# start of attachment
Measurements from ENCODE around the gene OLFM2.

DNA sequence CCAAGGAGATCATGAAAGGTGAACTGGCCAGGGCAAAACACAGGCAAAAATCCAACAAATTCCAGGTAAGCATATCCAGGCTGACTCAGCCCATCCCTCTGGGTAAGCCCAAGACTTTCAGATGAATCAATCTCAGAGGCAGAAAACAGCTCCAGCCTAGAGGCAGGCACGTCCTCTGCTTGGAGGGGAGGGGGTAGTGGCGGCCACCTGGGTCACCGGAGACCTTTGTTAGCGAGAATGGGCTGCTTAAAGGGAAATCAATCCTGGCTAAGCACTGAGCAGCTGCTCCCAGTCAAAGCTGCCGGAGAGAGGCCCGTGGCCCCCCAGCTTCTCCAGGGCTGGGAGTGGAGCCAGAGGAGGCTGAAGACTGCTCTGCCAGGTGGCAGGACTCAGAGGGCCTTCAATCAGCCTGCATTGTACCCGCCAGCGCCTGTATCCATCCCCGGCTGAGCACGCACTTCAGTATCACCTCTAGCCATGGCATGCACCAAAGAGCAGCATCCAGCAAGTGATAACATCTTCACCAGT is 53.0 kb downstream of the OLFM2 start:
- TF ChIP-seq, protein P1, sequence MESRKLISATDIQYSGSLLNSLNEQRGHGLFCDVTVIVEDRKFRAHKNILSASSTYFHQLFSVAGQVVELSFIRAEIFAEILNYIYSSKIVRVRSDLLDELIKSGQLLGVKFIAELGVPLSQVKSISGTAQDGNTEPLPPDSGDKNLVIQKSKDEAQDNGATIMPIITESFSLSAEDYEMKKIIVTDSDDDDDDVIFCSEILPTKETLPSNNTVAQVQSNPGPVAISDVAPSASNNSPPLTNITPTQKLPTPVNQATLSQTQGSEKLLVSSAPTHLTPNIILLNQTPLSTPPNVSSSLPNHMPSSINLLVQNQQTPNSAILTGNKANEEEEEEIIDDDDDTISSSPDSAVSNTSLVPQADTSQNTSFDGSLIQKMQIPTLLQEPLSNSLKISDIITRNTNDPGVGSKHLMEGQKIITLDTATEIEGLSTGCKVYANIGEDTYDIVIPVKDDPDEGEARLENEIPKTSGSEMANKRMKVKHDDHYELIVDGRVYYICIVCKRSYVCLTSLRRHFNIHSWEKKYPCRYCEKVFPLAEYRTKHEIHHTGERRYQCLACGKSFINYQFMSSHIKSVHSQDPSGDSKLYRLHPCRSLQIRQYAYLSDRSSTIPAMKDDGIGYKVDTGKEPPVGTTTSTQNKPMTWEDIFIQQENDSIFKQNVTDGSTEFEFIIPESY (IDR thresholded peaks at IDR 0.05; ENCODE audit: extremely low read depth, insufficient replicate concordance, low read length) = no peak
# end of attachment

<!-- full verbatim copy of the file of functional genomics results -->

Measurements from ENCODE around the gene OLFM2.

DNA sequence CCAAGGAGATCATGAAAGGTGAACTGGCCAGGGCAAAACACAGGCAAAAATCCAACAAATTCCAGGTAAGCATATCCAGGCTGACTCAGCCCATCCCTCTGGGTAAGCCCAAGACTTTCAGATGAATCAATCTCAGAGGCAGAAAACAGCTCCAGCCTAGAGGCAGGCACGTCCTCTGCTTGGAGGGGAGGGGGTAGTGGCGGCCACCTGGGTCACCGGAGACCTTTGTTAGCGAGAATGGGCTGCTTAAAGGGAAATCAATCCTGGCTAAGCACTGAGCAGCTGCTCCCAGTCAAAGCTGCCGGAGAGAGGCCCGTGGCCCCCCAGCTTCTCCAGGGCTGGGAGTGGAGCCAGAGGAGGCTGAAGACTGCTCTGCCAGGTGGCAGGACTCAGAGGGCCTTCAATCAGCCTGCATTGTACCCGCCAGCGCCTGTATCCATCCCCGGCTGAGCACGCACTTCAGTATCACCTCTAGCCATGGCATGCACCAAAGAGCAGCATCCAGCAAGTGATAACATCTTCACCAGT is 53.0 kb downstream of the OLFM2 start:
- TF ChIP-seq, protein P1, sequence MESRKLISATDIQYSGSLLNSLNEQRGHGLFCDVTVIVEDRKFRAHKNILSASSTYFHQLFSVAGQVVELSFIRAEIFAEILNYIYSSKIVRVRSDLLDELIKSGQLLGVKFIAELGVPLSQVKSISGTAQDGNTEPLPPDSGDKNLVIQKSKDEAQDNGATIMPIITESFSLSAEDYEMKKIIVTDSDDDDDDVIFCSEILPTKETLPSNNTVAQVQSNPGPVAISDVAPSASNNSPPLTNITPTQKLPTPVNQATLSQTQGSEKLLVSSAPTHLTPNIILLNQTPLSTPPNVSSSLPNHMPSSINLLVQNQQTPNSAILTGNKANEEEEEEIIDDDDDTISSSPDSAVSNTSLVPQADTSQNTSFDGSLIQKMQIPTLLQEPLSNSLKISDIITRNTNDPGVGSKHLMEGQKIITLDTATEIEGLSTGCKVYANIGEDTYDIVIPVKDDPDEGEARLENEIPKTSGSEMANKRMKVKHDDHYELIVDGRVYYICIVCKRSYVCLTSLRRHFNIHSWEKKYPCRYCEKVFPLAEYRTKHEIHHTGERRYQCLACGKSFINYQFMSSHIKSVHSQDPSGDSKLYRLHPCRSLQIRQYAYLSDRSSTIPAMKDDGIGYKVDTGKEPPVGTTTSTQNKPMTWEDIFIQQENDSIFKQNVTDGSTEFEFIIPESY (IDR thresholded peaks at IDR 0.05; ENCODE audit: extremely low read depth, insufficient replicate concordance, low read length) = no peak